Pan-African data network operator Liquid Telecom has teamed up with Microsoft to offer cloud services to businesses in multiple markets across the continent.
Liquid says it has joined Microsoft's Cloud Solution Provider (CSP) program and is already offering a range of Microsoft cloud services, including Microsoft Azure, Microsoft Dynamics 365, Microsoft Office 365 and Enterprise Mobility Suite, to enterprise users of all sizes.
The operator, which has been working on various projects with Microsoft since February this year, is initially offering Microsoft's cloud services to enterprises in four countries -- South Africa, Tanzania, Kenya and Zimbabwe. It plans to expand the offer into further markets later: Other African markets where Liquid currently operates its data network are Botswana, DRC, Lesotho, Mauritius, Rwanda, Uganda and Zambia.
News of the partnership comes only months after Microsoft announced that it would bolster its cloud services proposition in Africa by offering cloud services from two data centers located in South Africa, starting in 2018. (See Microsoft Plans Cloud Services Launch in Africa in 2018 and Why Microsoft's Cloud Burst Is a Game Changer.)
Currently, and in line with other major global cloud service providers, African markets are served with cloud services (from Microsoft and others) from data centers based outside Africa: Liquid Telecom currently offers Microsoft ExpressRoute across its entire network footprint in Africa, providing Microsoft Azure enterprise customers with private connections into data centers in Europe.
But offering services, and storing data, within Africa will improve the quality of service and enhance the overall service proposition. And that's where Liquid Telecom, and other networks operators, come in. To make cloud services effective, enterprises need very reliable data network connections from their locations to data center facilities and Liquid has been busy building out its 50,000 km fiber transport network, though capital expenditure and via acquisitions, during the past few years so that it can offer guaranteed communications network connectivity to data center operators and enterprises alike.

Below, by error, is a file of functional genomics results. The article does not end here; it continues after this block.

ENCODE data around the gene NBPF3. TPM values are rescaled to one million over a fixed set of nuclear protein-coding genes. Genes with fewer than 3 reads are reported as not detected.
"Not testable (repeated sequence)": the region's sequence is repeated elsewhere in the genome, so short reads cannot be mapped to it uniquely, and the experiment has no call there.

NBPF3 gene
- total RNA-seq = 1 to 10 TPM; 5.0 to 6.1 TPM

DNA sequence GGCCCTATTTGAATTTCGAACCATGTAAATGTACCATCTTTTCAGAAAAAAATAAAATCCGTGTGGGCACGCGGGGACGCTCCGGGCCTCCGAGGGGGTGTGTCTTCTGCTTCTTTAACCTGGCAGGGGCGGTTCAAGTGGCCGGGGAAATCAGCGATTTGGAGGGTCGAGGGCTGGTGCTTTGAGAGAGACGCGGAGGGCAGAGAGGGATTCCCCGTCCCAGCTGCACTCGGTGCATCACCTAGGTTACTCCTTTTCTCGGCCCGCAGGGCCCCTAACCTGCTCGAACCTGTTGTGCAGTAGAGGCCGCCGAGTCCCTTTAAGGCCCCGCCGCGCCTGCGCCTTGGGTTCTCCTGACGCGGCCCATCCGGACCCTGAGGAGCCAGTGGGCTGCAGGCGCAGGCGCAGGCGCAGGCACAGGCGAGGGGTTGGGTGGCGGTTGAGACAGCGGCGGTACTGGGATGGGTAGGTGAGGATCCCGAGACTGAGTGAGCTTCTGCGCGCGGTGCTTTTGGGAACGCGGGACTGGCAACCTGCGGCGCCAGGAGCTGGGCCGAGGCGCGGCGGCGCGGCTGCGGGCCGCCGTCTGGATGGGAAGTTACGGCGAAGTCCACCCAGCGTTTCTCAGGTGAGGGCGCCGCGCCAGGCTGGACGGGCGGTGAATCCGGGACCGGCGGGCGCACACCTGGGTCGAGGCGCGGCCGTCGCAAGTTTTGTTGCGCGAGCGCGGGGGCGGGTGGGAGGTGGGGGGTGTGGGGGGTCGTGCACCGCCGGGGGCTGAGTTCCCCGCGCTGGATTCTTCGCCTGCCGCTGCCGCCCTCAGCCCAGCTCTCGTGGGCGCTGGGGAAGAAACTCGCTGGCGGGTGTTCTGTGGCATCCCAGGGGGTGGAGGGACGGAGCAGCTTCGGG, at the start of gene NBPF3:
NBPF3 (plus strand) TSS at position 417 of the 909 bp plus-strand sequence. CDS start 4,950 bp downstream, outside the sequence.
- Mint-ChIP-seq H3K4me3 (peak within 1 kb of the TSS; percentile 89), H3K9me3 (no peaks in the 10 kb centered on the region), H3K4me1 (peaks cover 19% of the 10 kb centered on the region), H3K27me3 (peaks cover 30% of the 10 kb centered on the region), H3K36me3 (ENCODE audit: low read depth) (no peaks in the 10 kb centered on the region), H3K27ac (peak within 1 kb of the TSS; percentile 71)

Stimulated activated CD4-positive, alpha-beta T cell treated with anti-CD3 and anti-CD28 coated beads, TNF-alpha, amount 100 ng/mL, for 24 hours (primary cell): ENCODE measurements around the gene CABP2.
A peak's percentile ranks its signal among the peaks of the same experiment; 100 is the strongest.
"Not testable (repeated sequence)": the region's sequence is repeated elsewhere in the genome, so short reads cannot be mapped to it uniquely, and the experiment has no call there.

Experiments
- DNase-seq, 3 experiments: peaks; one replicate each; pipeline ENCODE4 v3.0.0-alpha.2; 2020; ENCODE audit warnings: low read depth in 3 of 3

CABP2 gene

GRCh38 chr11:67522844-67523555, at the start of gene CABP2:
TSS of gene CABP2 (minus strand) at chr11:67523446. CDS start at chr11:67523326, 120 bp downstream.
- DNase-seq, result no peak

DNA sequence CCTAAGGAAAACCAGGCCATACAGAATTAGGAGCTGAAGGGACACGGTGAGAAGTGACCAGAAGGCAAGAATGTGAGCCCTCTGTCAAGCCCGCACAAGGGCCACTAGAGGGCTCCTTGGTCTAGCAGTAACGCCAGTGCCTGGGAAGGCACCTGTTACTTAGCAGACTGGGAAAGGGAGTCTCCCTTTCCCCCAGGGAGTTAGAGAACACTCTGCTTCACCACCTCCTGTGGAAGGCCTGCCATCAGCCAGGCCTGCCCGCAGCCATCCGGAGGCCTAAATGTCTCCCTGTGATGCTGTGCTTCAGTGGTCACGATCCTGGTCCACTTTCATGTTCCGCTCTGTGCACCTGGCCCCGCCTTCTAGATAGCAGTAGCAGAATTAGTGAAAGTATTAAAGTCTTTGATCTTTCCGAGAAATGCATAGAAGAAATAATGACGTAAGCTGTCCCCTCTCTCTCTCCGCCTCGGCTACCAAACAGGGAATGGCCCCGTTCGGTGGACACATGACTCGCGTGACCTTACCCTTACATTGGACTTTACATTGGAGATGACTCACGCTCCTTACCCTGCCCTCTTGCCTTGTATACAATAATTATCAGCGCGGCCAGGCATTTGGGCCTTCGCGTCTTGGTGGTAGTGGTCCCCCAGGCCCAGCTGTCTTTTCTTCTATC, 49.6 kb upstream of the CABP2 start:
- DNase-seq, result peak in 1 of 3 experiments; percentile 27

Liquid, which also operates two Tier 3 data centers in Johannesburg and Cape Town and the East Africa Data Centre facility in Nairobi, says it will extend its private connection services to the South African Azure cloud once that service is launched next year.
"Demand for cloud services is increasing exponentially across Africa as organisations look for greater agility, flexibility and security to grow their business," noted Liquid Telecom Group CEO Nic Rudnick in a prepared statement. "Through our extensive open access fibre network and integrated data centre capabilities in southern and eastern Africa, Microsoft and Liquid Telecom is better positioned to serve Africa's digital future, which increasingly belongs in the cloud."
Liquid Telecom Group CEO Nic Rudnick: "Demand for cloud services is increasing exponentially across Africa as organisations look for greater agility, flexibility and security to grow their business."
Bruno Delamarre, MEA One Commercial Partner Group Lead at Microsoft, added: "The adoption of smart, cloud-based solutions continues to gain traction across Africa, thanks to cloud solution providers such as Liquid Telecom who are leveraging the Microsoft Azure platform to more quickly build innovative offerings that become critical components of customers' IT strategies. As our trusted technology partner, we look forward to working together to bring these benefits to local and regional customers."
Microsoft already has more than 500,000 small and mid-size enterprises (SMEs) across Africa using its cloud services and 17,000 using its 4Afrika hub to promote their businesses.
With Liquid Telecom in place as a partner, and its African data centers coming online in the near future, those numbers are only going to grow, and it seems likely that Microsoft will broker a number of similar deals with network operators across Africa to help provide reliable connectivity between Microsoft's cloud facilities and enterprise users.
In addition, it seems only a matter of time before other major names in the cloud services world follow suit. (See AWS Looks Set to Follow Microsoft With SA Data Center.)
— Ray Le Maistre, , International Group Editor, Light Reading for Connecting Africa.